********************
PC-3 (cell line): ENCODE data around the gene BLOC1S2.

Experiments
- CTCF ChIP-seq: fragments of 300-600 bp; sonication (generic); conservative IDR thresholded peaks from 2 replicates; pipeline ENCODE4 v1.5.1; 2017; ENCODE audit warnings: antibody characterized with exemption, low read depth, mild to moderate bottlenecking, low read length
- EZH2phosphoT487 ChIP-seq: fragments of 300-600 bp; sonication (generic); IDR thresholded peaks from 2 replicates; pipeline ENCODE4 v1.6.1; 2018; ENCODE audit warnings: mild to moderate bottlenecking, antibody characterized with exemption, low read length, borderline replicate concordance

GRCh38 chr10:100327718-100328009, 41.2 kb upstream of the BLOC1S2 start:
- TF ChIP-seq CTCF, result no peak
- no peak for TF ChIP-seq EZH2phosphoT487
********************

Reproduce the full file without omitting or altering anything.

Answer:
PC-3 (cell line): ENCODE data around the gene BLOC1S2.

Experiments
- CTCF ChIP-seq: fragments of 300-600 bp; sonication (generic); conservative IDR thresholded peaks from 2 replicates; pipeline ENCODE4 v1.5.1; 2017; ENCODE audit warnings: antibody characterized with exemption, low read depth, mild to moderate bottlenecking, low read length
- EZH2phosphoT487 ChIP-seq: fragments of 300-600 bp; sonication (generic); IDR thresholded peaks from 2 replicates; pipeline ENCODE4 v1.6.1; 2018; ENCODE audit warnings: mild to moderate bottlenecking, antibody characterized with exemption, low read length, borderline replicate concordance

GRCh38 chr10:100327718-100328009, 41.2 kb upstream of the BLOC1S2 start:
- TF ChIP-seq CTCF, result no peak
- no peak for TF ChIP-seq EZH2phosphoT487